User Guide

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Data Communication, Child Task

Occurs when a task writes a value that a different (child) task reads. A child task is a task nested inside another task.
Problem type: Data communication
ID
Code Location
Description
1
Allocation site
If present, represents the location and associated call stack when the memory block was allocated.
2
Parallel site
Represents the location and associated call stack of the parallel site containing the Data Communication problem.
3
Write
Represents the instruction and associated call stack where the memory was written.
4
Read
Represents the instruction and associated call stack where the memory was read in a different task execution.
Example
void problem() {     int* pointer = new int; // Allocation site     ANNOTATE_SITE_BEGIN(datacomm_site1); // Begin parallel site         ANNOTATE_TASK_BEGIN(task1);             *pointer = 999; // Write         ANNOTATE_TASK_END(); assert(*pointer == 999); // Read     ANNOTATE_SITE_END(); }
In this example, one task writes a heap-allocated
int
, then an ancestor task reads it.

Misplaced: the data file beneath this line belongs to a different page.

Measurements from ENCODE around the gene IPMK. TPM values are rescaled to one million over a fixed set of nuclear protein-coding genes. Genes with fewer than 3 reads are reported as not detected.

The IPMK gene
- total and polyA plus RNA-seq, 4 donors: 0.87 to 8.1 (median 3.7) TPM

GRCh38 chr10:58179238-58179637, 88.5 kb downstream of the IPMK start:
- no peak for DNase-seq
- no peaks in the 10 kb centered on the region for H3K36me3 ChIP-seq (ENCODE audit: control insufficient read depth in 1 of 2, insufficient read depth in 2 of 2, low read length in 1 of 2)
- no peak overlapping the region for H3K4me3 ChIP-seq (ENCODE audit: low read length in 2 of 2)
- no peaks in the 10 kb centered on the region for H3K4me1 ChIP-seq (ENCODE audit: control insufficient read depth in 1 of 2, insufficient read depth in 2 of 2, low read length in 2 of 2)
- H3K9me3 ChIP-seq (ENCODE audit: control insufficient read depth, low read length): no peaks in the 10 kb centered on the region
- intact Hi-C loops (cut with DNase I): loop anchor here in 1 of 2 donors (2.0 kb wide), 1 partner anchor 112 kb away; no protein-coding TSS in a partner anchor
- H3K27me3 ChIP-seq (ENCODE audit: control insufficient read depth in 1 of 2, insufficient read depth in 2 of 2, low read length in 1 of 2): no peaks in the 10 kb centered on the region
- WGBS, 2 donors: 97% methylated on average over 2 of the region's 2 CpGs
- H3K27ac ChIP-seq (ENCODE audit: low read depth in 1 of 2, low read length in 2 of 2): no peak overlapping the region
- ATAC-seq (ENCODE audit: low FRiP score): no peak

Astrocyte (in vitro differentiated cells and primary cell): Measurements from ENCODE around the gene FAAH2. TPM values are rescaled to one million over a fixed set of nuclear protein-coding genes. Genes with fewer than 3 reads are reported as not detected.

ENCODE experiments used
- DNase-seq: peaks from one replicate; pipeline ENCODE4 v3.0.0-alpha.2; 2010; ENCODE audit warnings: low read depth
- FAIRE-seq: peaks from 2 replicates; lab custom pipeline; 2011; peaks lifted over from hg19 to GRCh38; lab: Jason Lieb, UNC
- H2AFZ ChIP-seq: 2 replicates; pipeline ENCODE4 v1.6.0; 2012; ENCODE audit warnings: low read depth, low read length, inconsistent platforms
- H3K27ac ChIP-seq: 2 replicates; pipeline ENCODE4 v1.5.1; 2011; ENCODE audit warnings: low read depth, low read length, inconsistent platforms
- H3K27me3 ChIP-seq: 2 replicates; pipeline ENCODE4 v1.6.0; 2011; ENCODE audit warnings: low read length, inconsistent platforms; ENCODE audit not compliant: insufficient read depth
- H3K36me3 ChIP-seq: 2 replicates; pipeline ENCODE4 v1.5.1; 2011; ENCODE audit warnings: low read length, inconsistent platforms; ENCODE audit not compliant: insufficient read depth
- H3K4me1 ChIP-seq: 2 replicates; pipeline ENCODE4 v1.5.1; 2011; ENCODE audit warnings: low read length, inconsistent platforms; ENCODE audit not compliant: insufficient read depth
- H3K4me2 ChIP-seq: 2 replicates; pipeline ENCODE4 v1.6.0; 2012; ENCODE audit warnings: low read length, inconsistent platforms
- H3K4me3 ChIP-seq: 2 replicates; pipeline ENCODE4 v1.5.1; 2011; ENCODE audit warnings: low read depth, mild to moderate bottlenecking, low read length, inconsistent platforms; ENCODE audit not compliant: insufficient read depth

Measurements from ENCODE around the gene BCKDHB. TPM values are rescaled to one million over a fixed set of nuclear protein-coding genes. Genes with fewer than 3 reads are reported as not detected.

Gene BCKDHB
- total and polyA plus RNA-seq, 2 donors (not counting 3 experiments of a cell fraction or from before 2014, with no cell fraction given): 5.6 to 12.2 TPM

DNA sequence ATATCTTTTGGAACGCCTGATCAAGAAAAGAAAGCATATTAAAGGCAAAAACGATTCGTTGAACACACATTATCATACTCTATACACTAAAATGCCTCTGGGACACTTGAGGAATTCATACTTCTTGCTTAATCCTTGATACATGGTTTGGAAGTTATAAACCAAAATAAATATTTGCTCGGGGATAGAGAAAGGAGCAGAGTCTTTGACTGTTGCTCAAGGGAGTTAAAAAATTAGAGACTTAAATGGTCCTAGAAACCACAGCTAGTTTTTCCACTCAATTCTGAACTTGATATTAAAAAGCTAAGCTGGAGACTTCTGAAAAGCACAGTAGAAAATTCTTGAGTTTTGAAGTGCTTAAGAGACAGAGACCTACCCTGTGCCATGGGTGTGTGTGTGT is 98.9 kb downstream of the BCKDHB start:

void data_communication() { ANNOTATE_SITE_BEGIN(data_communication_site); // Parallel site { for (int i=0; i<N; i++) { ANNOTATE_TASK_BEGIN(data_communication_task1); { communication++; /* write in child */ // Write } ANNOTATE_TASK_END(); printf(“%d\n”, communication); /* read in parent */ // Read } ANNOTATE_SITE_END(); }
In this example, the incremented variable is read after each task. This creates a serial dependence.
Possible Correction Strategies
If you can preserve the application's integrity, consider moving the reads by the parent task into the child task. In the example above, this would result in non-deterministic output. If moving the read is not possible, you may need to use a different strategy, such as pipelining the loop.

Product and Performance Information

1

Performance varies by use, configuration and other factors. Learn more at www.Intel.com/PerformanceIndex.